“These new missions are an integral part of the government’s response to Brexit, which highlights the need for Ireland to be ambitious in seeking out trade opportunities in new markets,” said Mr. Coveney.

“I want us to enhance Ireland’s visibility globally, extending our influence and positioning ourselves for growth in new and existing markets. Five of the new Missions are in countries that either already have, or are likely to have, Free Trade Agreements with the EU. And Missions on the ground help Irish companies to take advantage of these new opportunities.

“We will also better serve the Irish diaspora in regions where Ireland has not been present.”

As it happens, five of the proposed new diplomatic missions are in countries that either already have, or are likely in the short to medium term to have, free trade agreements with the EU.

And, presumably, free standing deals with EU member Ireland if Irish diplomacy has its way.

Ireland had a diplomatic corps up and running before the formal and internationally recognized creation of the Irish Free State.

The archived records of sovereign Irish diplomacy date back to 1919 after the first Dáil created the Department of Foreign Affairs.

By the end of 1919 the nascent free nation had eight diplomatic missions overseas, including in, somewhat ironically, the United Kingdom, and also United States.

The Department of Foreign Affairs would later have its name changed to the Department of External Affairs. It would subsequently revert to its original name before becoming, in recent years, the Department of Foreign Affairs and Trade.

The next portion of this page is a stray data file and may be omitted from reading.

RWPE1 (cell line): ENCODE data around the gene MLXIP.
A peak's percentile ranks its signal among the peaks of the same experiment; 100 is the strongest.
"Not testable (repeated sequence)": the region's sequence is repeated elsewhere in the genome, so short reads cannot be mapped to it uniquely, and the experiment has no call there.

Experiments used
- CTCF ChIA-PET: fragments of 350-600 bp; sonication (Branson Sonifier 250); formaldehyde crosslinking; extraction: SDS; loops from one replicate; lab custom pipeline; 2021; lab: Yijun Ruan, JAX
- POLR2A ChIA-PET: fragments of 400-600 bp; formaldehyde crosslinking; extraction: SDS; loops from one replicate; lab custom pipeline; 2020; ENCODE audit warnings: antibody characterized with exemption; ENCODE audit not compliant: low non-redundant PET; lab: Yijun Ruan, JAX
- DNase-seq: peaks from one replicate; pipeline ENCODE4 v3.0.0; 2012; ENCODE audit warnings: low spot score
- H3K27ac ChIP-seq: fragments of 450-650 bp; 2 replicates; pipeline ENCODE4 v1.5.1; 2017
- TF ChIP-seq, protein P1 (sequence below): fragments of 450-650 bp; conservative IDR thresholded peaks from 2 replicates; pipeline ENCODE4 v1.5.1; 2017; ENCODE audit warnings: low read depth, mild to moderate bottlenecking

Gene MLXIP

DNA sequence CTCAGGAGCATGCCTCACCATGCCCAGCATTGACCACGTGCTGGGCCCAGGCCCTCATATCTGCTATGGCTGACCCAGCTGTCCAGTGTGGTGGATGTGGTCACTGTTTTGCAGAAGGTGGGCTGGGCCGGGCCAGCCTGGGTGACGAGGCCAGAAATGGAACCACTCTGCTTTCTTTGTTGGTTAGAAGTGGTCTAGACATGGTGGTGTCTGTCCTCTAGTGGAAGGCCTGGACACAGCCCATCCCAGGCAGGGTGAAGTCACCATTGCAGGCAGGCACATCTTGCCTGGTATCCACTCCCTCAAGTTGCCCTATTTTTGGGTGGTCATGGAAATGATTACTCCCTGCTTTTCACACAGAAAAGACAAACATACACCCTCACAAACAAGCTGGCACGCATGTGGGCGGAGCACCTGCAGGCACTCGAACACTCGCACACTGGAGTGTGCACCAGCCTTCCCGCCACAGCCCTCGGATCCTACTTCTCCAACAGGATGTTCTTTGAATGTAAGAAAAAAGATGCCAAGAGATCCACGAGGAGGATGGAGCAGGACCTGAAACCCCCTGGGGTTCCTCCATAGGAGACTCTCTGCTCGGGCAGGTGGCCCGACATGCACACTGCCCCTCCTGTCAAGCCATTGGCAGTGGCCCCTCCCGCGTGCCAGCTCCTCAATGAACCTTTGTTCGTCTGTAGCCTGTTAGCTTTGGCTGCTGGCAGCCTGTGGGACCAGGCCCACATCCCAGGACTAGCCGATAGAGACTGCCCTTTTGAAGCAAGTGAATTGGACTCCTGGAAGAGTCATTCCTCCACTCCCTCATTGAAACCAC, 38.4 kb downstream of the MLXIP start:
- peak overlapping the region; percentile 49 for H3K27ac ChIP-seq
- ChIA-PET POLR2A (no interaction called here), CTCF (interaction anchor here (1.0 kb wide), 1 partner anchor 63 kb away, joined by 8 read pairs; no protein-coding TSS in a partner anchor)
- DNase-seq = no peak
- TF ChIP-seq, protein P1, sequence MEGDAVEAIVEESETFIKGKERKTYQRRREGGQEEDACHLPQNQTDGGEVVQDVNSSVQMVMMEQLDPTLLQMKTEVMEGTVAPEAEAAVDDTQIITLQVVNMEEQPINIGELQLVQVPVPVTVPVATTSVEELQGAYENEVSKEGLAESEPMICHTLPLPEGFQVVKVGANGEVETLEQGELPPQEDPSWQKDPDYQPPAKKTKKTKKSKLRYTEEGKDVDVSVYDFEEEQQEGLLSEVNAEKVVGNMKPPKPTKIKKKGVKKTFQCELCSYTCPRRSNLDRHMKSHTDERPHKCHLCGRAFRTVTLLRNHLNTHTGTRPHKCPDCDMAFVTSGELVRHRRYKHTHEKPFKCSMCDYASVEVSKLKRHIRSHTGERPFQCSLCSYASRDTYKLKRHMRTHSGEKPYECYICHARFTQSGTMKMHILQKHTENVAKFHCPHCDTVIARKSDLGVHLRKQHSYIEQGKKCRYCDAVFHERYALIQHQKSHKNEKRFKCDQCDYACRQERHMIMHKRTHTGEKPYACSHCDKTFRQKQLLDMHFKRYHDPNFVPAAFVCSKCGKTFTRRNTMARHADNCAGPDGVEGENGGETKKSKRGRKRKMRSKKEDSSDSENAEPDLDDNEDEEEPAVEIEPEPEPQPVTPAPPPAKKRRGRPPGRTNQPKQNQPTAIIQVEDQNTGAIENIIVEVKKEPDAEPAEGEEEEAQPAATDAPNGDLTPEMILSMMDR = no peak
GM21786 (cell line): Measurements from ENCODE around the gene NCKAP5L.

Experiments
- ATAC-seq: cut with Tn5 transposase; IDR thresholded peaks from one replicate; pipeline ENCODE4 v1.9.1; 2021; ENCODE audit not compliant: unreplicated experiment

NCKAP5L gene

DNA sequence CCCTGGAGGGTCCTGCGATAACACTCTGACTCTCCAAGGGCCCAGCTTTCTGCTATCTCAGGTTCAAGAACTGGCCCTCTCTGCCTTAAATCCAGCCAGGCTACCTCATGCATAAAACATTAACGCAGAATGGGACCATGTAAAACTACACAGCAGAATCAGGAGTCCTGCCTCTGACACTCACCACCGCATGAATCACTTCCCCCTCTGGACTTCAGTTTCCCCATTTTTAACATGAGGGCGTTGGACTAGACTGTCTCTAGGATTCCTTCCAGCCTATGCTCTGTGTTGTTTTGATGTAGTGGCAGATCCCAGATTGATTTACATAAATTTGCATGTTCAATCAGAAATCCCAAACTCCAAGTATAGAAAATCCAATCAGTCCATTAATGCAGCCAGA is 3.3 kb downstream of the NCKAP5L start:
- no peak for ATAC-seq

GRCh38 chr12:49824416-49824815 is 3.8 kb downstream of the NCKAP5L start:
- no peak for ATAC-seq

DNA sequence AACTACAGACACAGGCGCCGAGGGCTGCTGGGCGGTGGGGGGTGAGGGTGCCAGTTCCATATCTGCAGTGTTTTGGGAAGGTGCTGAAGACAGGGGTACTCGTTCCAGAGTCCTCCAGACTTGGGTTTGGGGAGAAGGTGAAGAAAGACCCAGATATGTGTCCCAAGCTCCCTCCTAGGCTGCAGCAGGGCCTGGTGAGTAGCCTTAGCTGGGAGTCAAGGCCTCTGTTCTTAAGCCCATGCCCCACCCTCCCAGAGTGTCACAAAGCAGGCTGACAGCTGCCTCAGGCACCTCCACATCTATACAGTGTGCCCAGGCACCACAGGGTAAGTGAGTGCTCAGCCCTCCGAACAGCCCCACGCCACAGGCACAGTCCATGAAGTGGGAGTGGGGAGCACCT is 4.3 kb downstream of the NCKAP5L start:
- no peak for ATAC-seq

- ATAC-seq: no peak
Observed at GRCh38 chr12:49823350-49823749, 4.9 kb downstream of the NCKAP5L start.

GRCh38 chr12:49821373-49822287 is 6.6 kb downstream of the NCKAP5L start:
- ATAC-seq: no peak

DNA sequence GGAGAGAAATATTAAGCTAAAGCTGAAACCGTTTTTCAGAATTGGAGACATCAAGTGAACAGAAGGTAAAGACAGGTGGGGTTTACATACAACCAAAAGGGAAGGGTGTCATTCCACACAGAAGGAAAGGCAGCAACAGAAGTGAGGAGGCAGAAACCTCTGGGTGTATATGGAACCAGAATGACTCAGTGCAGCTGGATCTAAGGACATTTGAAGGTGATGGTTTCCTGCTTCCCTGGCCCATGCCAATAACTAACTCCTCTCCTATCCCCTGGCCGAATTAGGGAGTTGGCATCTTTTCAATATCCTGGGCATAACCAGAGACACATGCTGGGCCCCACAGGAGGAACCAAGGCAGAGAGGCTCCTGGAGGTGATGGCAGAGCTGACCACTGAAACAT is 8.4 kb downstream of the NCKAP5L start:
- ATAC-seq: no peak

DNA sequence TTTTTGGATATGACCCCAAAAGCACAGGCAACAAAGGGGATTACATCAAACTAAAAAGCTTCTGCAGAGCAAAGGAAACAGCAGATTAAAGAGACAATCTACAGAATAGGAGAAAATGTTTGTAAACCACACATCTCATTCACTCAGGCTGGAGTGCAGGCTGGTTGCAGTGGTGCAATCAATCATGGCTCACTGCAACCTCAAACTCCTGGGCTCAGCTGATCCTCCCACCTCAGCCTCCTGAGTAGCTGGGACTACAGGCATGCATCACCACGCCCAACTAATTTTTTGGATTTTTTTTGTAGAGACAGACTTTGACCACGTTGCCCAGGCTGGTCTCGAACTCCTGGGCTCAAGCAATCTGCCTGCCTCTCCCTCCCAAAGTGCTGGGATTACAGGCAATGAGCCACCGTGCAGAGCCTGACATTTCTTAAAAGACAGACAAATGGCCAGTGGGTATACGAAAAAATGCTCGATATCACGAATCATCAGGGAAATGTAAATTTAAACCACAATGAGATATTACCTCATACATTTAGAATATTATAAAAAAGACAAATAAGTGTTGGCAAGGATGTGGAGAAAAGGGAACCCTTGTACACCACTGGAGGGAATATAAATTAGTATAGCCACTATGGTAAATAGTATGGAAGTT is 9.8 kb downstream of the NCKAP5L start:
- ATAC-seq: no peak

Trade, of course, is a most important foreign affair and is set to become more important still as the Republic of Ireland readjusts to a new reality forced upon it by Brexit.

That new reality will entail reaching out to receptive countries, first and foremost by means of diplomatic outposts in those countries.

In some cases, Irish embassies have diplomatic ties with more than the immediate host country.

An example of this is Mexico. The current Irish ambassador in Mexico City is Barbara Jones, former Consul General in New York.

Jones has a wide brief. And that is nothing to do with the fact that Mexico is a big country. She is also Dublin’s ambassador to Colombia, Costa Rica, Cuba, El Salvador, Nicaragua, Peru and Venezuela.

Even when Colombia is subtracted and an Irish ambassador takes up residence in Bogota that is still a lot of territory for Jones to cover.

Still, another green pin in the world capitals map is a clear signal of a small country’s intent to be noticed to a greater degree on the grand global stage.

Along with the green pins there will be a need for more diplomats.

It’s fair to say that Irish diplomacy punches well above its weight, but all that punching can be wearing.

Ireland’s Consul General in Hong Kong is Peter Ryan, like Jones, a veteran of the consulate in New York City.

Ryan opened the door on the first Irish Consulate in Hong Kong back in September, 2015. The South China Morning Post newspaper noted at the time that the arrival of an Irish diplomat in the former British colony was seen by many “as a strategic move as Ireland's economy picks up after the global financial crisis.”

Consul General Ryan, whose remit also covers the former Portuguese colony of Macau, has made his mark, no doubt about it.

But he finds himself, to say the least, outnumbered. And not least by her majesty’s diplomats in that old sunny spot on the imperial map.

The British Consulate in Hong Kong is something of a diplomatic monster with about 150 people working in it.

And if post-Brexit Britain feels that it has to go out into the world in order to do business it is unlikely that the Foreign and Commonwealth Office will be handing out pink slips. On the contrary.

Ireland’s Department of Foreign Affairs and Trade will duly take note as it presides over a diplomatic chain now girdling the earth.

That chain is not only made up of buildings but, more importantly, people.

More of them will indeed be needed to make the desired “global footprint” a meaningful Irish imprint spanning all the lines of longitude.